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  • Author or Editor: W.A. Sargent x
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Fresh market tomatoes (Solanum lycopersicum L.) handled through dump tanks and flumes at packinghouses can absorb water via stem scar tissues. This water uptake can lead to internalization of various hazardous bacteria, including Erwinia carotovora (Jones), the causal agent of bacterial soft rot. Studies were conducted to determine if the interval between harvest and water immersion affected water uptake for ‘Florida 47’ and ‘Sebring’, cultivars with high and low water uptake, respectively. Fruit were held for 2, 8, 14, and 26 hours after harvest for the fall season and 2, 4, 6, 8, and 14 hours for the following spring season before water immersion. Mature green fruit were weighed, submerged in water for 2 min and then reweighed to determine water uptake. During the submergence, air pressure was applied such that the fruit were exposed to a static water-head equivalent to 1.3 m. In the fall season ‘Sebring’ fruit absorbed significantly less water than ‘Florida 47’ fruit at 8 and 26 hours after harvest. In the spring season fruit of ‘Sebring’ absorbed significantly less water than ‘Florida 47’ at all times after harvest, confirming results of previous studies. In the fall season, the time interval between harvest and treatment did not affect water uptake for either cultivar. By contrast, in the spring season fruit absorbed significantly greater amounts of water at 2 hours as compared with 4, 6, 8, and 14 hours after harvest, whereas similar amounts of water were absorbed at 4–14 hours after harvest. Therefore, to minimize the tendency of fruit to absorb water, packinghouse managers should hold freshly harvested fruit for at least 4 hours before immersing them in the dump tank.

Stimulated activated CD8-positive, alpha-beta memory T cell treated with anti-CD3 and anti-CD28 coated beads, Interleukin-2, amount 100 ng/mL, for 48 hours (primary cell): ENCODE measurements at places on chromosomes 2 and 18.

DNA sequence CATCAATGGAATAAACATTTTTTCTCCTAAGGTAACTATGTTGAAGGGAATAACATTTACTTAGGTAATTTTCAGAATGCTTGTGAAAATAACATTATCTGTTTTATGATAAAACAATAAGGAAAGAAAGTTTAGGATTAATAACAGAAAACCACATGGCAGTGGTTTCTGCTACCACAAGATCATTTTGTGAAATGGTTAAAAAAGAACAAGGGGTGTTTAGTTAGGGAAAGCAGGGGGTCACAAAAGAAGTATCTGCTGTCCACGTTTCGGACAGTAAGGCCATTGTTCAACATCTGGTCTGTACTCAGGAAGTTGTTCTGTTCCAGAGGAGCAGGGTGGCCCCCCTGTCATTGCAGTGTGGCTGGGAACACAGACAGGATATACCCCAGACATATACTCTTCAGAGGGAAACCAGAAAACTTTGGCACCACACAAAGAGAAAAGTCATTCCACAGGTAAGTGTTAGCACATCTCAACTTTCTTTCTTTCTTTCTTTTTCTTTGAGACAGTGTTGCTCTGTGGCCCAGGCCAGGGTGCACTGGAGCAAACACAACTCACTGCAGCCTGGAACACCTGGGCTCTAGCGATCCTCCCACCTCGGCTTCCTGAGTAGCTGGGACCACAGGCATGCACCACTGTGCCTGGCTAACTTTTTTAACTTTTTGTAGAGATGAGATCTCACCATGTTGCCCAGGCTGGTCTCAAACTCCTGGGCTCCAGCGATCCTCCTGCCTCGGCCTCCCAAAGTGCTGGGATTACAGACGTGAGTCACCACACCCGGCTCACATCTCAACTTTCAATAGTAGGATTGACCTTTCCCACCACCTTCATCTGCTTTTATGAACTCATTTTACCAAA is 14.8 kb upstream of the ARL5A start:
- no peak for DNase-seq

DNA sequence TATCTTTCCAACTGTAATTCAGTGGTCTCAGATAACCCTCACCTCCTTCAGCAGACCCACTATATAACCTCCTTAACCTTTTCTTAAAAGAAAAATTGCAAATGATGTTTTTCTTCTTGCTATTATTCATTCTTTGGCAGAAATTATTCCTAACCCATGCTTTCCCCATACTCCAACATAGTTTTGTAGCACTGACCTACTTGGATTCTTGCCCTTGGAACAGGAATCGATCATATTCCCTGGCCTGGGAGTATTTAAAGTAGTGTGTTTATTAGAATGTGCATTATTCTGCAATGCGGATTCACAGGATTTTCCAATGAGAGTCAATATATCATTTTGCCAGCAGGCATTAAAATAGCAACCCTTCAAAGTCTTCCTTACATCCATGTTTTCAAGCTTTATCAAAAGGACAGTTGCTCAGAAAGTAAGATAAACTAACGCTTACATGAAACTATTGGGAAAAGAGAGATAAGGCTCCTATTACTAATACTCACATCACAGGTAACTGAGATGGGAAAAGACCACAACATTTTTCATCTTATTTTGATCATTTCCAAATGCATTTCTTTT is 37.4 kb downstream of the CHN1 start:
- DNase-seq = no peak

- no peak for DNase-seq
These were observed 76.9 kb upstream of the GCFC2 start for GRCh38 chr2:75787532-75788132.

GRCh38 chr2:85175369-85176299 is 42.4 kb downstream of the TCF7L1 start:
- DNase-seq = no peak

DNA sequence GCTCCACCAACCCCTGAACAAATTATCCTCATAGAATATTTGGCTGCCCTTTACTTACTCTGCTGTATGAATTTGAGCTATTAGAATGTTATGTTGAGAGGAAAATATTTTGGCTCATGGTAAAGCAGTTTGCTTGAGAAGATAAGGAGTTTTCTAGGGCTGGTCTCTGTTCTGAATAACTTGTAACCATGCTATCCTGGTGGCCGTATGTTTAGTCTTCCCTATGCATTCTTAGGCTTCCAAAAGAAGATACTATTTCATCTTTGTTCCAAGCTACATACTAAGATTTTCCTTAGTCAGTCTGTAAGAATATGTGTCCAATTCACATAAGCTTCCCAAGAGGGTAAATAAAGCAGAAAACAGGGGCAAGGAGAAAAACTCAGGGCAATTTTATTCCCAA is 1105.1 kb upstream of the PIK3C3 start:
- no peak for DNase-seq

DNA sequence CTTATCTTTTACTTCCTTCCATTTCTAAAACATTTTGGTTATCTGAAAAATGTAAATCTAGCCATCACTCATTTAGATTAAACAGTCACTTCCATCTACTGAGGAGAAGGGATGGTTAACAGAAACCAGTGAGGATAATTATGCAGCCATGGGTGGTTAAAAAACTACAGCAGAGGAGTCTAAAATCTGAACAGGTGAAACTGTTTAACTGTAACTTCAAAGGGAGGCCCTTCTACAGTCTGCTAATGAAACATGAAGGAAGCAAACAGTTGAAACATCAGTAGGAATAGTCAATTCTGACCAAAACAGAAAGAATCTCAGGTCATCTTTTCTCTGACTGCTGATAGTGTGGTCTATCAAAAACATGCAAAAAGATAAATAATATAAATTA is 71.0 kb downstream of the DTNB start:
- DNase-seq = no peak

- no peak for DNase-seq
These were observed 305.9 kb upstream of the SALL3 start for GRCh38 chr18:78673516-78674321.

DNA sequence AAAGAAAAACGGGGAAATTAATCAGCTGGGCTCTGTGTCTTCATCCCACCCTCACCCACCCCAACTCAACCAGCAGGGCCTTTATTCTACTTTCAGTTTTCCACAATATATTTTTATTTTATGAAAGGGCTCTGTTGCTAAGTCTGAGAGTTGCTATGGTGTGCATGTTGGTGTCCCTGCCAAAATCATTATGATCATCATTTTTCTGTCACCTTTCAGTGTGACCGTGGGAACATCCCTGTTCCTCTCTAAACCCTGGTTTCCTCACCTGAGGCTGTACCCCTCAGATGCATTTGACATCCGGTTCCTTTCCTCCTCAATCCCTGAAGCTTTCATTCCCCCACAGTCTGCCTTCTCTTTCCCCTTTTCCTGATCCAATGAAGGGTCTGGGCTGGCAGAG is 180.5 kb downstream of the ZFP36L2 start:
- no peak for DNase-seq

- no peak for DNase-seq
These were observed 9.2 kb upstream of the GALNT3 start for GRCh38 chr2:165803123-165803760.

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Three elite hybrid aspen, Populus grandidentata × P. canescens, P. tremuloides × P. tremula, and P. tremuloides × P. davidiana, have been transformed with Agrobacterium tumefaciens strains LBA4404 and EHA105 carrying kanamycin resistance and GUS genes. The leaves of micropropagated shoots were co-cultivated with Agrobacterium for 65 to 72 hr and then transferred to callus-induction medium with 80–120 mg/L kanamycin in the dark. After 2 weeks, the leaves were transferred to shoot-induction medium under 18-hr photoperiod. Regenerated shoots were verified for transformation by histochemical staining and PCR. Transformed shoots rooted and were transplanted to soil. The three hybrid clones differed widely in their medium requirements for regeneration and in their competence for transformation. The leaves of P. grandidentata × P. canescens callused vigorously on a wide variety of media. In a typical transformation experiment, 30% to 60% of infected leaves produced putatively transformed calli (up to 10 calli per leaf). The origin of these calli and the frequency of shoot formation depended on the Agrobacterium strains. The calli from EHA105-infected leaves produced shoots within six weeks of co-cultivation and at high frequencies (70% to 90%). However, the calli from LBA4404-infected leaves produced shoots more slowly and at much lower frequencies (5% to 10%). Delaying selection for 2 weeks was found to lower the transformation frequency. Putatively transformed calli were obtained from P. tremuloides × P. tremula, and P. tremuloides × P. davidiana hybrids at frequencies of only 2% to 3%. The calli regenerated from P. tremuloides × P. davidiana leaves were very small, but they continued to grow upon being transferred to shoot-induction media and have started to produce shoots. The calli from leaves of P. tremuloides × P. tremula were much larger and they produced shoots more quickly. This transformation protocol is currently being used to introduce rooting genes into these hybrids to improve their rooting from hardwood cuttings.

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